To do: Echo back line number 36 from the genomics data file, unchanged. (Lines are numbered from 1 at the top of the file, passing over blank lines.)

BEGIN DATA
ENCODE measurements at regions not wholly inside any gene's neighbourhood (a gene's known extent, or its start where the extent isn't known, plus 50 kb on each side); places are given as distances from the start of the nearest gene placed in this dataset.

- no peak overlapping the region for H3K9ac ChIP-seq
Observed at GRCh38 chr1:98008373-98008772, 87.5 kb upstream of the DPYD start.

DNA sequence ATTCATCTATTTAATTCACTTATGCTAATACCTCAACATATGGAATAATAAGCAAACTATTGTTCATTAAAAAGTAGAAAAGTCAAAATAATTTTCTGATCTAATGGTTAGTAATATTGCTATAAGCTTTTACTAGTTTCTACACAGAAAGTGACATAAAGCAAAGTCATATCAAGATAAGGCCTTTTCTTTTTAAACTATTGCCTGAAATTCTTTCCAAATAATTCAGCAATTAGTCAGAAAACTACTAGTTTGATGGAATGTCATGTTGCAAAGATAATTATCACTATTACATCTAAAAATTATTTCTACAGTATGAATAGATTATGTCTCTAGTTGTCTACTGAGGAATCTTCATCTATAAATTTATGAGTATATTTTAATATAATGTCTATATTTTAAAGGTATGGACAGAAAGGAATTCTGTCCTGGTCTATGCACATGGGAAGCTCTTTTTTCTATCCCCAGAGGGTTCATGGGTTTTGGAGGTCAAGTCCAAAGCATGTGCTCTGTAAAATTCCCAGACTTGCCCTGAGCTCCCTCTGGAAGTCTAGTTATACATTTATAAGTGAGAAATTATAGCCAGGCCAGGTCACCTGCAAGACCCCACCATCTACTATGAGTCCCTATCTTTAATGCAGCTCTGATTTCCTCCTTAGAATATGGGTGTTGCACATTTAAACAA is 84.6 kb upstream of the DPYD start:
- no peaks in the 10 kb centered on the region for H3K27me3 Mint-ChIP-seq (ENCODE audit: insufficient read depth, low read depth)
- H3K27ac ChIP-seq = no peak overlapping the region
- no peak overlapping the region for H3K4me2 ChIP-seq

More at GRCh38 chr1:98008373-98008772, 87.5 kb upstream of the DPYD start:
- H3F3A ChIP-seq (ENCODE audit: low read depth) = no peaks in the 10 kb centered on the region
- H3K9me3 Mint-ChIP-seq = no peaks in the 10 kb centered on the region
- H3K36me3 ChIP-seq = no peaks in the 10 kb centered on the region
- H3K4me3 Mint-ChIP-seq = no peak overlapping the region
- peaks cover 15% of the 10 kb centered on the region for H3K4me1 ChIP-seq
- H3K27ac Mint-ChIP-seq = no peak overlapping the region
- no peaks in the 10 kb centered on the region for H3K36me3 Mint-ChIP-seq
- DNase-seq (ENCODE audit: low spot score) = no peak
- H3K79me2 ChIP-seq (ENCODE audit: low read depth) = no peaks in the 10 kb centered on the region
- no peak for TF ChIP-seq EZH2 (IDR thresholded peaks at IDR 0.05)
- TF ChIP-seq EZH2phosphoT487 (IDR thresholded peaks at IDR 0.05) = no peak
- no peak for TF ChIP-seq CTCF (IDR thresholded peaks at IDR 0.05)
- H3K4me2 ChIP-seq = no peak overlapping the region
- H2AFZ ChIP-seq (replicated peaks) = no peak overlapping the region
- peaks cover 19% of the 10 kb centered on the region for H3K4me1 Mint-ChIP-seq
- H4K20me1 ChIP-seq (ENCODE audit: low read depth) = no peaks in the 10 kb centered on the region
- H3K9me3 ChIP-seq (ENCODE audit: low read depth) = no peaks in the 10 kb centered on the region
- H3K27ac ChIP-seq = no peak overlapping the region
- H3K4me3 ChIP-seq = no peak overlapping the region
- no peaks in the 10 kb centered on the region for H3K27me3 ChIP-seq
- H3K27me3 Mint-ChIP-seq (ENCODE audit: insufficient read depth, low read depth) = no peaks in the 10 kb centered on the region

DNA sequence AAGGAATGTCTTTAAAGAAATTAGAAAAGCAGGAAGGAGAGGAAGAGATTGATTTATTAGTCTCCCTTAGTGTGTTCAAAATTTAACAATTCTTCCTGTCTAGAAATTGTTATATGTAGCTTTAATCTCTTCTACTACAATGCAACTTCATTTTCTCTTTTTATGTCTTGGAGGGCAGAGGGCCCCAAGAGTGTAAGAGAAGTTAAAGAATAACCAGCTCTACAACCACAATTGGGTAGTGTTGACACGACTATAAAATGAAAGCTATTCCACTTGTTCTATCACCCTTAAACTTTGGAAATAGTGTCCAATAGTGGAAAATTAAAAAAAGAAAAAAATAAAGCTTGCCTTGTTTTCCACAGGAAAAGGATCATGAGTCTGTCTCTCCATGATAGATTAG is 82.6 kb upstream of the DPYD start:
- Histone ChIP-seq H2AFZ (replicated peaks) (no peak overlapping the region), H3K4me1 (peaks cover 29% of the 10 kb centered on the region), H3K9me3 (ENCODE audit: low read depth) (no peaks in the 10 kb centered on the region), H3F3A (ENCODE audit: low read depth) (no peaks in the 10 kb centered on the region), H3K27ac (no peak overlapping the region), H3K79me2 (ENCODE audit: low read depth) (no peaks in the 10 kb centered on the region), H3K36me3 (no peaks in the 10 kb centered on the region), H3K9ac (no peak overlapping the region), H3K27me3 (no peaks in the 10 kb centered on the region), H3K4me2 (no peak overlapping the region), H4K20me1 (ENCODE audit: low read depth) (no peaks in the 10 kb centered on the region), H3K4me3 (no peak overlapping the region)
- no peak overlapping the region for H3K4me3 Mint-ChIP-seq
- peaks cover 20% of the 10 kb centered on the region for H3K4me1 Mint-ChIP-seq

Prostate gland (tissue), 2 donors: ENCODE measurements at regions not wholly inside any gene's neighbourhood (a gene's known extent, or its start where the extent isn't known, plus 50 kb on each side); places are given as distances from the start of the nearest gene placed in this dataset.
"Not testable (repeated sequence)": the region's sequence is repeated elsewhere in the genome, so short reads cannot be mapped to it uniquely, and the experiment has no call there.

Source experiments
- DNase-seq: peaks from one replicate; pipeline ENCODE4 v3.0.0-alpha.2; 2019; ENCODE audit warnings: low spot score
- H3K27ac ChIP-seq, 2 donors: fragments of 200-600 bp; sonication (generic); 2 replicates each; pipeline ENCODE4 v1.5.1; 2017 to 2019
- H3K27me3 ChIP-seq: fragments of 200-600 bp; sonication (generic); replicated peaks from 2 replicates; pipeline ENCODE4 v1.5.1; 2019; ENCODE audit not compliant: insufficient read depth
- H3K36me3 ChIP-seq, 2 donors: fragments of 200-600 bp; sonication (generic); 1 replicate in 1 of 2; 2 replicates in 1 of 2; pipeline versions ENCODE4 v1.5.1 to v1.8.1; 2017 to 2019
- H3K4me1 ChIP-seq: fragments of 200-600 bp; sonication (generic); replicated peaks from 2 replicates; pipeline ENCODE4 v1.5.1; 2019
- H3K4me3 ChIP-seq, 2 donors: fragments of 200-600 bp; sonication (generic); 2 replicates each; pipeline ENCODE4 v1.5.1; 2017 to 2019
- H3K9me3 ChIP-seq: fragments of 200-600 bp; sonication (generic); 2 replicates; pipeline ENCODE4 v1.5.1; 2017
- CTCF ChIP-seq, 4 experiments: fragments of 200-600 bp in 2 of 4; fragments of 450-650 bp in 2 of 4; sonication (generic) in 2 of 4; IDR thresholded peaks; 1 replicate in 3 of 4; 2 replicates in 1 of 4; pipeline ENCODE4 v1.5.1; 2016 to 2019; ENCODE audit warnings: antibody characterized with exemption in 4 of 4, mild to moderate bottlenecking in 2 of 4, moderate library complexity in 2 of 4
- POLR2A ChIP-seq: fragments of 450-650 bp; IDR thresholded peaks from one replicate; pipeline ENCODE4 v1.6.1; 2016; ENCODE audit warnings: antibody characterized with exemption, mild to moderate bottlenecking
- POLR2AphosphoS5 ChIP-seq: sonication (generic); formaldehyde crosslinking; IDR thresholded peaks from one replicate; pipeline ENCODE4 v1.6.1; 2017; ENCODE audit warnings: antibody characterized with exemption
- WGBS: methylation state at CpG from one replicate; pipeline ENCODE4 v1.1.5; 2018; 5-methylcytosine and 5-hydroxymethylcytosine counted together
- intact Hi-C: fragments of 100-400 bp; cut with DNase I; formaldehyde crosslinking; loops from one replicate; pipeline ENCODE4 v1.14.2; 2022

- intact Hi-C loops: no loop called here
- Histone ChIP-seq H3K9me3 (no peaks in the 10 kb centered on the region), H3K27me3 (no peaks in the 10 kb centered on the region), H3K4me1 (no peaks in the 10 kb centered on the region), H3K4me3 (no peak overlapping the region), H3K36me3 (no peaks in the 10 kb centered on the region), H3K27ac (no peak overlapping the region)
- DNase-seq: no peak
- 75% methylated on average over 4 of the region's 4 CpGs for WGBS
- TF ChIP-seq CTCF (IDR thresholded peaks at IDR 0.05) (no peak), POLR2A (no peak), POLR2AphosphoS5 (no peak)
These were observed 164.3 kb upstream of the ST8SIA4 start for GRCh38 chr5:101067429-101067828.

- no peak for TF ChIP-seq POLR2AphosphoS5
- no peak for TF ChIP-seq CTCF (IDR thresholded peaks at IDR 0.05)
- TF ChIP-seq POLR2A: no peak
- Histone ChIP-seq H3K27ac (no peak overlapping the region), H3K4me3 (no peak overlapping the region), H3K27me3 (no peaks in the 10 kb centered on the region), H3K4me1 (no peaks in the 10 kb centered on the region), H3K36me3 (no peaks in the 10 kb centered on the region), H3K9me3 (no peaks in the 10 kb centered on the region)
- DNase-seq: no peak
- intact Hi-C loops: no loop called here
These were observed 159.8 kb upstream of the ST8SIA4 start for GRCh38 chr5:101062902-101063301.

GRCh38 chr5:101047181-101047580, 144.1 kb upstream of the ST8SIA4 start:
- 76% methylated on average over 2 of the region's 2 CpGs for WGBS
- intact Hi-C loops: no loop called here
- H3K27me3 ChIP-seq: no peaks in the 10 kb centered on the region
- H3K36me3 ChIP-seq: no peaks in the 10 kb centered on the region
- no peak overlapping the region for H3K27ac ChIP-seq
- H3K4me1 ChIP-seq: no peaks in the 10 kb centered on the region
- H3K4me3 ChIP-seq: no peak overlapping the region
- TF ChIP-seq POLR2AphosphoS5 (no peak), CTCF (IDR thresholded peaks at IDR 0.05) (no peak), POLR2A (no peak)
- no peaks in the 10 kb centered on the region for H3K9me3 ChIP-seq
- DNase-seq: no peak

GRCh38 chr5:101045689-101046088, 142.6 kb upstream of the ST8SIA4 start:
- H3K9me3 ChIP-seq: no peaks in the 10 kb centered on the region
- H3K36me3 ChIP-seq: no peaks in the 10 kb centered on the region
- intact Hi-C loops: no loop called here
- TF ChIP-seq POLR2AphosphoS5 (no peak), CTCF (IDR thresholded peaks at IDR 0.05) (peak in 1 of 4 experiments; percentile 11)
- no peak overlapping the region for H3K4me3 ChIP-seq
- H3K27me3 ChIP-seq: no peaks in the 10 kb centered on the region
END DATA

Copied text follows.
Source experiments